More Auditions Should Come At Closer
By: Doug Karsch
Wednesday after Jose Valverde gave up a two run bomb, in the 9th, to erase a Justin Verlander backed 2-0 Tiger lead. I had seen enough.
Valverde is getting by (or not getting by) with only one more remaining usable skill: he’s got a closers mentality. But he no longer has the stuff to get the job done. His performance Wednesday followed a very fortunate escape on Tuesday that saw Valverde go to 3-0 on two separate batters. When the command goes, Valverde throws very hittable ‘get-me-over’ strikes that get gobbled up by major league hitters. But even worse, Valverde gave up the game tying home run on a 0-2 pitch — a pitchers pitch that shouldn’t be anywhere near a gopher ball.
Here are some facts to mull-over. The Tigers now lead the Majors with six walk-off losses. Valverde’s last 6 appearances have resulted in the following: 5 1/3 IP, 7 ER, 5 HR, 10 H.
One sign that Valverde no longer has the stuff, according to ESPN Stats and Information, Valverde has given up four homers in his last twenty splitters thrown.
I often say, it’s not about what you did, but about what you are going to do next. I would not predict success, next for Valverde.
But, the Tigers have a problem — they appear to be World Series caliber everywhere else but closer. How do you address this problem?
The answer: by exhausting every possible resource before dealing a valuable commodity and going outside the organization. In trade discussions every GM around the league will sense Dave Dombrowski’s desperation and try and take one of his prized minor league prospects. Given the future financial constraints this team will have, hanging on to young/talented/cheap options like Nick Castellanos and Avisail Garcia is critical. If the likes of those two can man positions, it frees up money to re-sign guys like Max Scherzer and Doug Fister.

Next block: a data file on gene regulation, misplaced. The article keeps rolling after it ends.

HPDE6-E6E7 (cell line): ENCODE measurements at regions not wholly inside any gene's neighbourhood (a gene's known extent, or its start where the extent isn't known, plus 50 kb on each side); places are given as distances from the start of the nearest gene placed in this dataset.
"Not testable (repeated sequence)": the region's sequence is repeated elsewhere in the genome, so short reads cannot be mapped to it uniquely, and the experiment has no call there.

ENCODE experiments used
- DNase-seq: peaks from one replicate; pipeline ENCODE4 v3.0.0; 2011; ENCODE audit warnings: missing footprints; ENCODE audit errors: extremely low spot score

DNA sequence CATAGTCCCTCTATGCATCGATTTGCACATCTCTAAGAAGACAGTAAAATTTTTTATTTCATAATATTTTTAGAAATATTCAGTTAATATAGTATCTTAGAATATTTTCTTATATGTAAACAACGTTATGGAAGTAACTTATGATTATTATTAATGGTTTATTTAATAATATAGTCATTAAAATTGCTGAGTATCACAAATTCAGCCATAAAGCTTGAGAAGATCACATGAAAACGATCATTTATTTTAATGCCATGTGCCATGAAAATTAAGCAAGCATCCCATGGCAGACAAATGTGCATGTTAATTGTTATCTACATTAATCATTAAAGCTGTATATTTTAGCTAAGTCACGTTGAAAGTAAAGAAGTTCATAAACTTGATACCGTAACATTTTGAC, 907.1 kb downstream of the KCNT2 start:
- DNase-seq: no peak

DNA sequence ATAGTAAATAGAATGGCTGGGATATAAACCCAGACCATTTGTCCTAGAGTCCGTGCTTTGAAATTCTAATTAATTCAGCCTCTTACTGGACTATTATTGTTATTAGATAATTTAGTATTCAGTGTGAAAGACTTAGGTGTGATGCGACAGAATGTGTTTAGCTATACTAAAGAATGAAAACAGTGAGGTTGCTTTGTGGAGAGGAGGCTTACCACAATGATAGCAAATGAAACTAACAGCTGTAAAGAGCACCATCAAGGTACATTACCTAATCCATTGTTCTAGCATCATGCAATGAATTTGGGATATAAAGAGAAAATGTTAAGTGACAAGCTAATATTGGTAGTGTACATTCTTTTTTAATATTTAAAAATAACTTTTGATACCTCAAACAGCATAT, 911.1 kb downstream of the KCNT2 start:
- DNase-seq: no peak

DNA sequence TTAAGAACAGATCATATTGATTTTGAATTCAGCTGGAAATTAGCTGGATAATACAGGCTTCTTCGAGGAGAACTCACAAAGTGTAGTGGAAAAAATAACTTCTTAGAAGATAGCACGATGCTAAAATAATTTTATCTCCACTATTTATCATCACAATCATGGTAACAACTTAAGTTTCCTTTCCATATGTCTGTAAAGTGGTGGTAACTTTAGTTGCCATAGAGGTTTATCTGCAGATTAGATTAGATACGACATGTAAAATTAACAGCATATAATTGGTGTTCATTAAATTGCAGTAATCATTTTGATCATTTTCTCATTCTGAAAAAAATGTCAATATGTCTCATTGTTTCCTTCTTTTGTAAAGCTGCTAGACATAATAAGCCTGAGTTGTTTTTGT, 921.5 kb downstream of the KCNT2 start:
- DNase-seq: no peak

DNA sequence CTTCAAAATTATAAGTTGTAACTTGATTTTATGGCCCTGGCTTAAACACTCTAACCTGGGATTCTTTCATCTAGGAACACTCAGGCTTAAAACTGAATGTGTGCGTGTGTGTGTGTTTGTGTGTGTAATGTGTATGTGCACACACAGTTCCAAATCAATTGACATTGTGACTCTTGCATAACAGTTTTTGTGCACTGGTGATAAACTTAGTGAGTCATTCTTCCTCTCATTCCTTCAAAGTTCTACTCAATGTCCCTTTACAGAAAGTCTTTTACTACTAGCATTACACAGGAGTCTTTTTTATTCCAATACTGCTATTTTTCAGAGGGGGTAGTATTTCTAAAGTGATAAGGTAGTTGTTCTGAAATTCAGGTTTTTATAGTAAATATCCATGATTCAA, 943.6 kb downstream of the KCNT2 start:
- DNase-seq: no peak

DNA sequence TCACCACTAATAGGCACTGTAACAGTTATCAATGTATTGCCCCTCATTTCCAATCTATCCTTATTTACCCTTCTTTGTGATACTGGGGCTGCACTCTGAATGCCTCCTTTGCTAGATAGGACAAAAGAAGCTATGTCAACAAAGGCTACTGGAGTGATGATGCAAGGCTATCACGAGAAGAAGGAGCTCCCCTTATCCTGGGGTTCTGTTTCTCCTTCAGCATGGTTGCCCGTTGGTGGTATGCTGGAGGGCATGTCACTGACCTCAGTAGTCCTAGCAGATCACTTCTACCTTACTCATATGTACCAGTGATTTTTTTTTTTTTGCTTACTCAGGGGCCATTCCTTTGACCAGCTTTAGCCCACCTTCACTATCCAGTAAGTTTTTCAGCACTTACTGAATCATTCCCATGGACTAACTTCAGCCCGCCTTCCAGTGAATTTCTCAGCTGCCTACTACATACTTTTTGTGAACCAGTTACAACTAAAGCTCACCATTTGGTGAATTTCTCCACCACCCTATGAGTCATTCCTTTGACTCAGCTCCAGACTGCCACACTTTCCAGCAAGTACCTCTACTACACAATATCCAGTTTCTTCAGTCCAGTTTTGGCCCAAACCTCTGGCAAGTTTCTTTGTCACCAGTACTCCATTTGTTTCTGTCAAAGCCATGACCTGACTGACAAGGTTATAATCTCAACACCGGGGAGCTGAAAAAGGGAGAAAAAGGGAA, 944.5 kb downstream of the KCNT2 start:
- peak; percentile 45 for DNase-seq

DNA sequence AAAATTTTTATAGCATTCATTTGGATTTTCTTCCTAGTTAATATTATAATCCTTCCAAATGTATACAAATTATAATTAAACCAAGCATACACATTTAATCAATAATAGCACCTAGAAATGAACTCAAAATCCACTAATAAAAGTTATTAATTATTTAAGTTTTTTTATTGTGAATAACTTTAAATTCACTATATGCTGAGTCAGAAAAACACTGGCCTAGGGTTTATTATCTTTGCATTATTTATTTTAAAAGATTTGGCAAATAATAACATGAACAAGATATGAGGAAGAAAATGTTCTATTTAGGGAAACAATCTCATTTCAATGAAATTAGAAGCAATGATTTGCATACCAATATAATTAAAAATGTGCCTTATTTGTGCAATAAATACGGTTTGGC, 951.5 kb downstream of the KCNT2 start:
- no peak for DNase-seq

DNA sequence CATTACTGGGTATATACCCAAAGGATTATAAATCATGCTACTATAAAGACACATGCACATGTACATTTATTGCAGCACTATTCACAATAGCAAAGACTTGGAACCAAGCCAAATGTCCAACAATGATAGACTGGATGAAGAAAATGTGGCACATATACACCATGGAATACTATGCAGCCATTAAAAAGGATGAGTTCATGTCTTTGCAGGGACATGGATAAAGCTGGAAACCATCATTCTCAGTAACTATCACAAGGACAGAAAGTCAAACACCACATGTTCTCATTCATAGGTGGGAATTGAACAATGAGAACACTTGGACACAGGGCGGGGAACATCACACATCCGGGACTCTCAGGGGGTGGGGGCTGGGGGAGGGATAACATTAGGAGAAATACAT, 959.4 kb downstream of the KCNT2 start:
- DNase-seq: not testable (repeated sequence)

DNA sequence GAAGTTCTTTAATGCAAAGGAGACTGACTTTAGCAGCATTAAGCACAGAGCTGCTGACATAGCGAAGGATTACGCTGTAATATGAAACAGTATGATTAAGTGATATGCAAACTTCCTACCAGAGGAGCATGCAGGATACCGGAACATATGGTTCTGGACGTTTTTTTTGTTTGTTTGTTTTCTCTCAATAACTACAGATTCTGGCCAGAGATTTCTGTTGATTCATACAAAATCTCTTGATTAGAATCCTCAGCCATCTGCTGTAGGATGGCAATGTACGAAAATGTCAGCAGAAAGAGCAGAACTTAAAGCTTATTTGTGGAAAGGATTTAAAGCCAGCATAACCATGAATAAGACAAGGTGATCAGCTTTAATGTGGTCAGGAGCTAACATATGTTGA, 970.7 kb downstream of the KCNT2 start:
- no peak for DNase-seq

It’s time to try Rick Porcello as a closer. Porcello has bounced back this year and has been effective. The Closers role in a one inning job — and Porcello’s first inning #’s are terrible. But that’s due to one horrific start against Anaheim in which he allowed 9 Earned Runs. Take that outing away and Porcello has a very respectable 2.70 ERA, with a 1.00 WHIP, .237 BA Against.
How much more effective can he be if he knows he only has to get through one inning?
I don’t really know the answer to that question, but I do know that last year the San Francisco Giants tried eight different guys in the closers role and won the World Series.
The Tigers need to take on an approach of continuing to search for an answer from within before dealing away a young player that may also cost them a starting pitcher long term.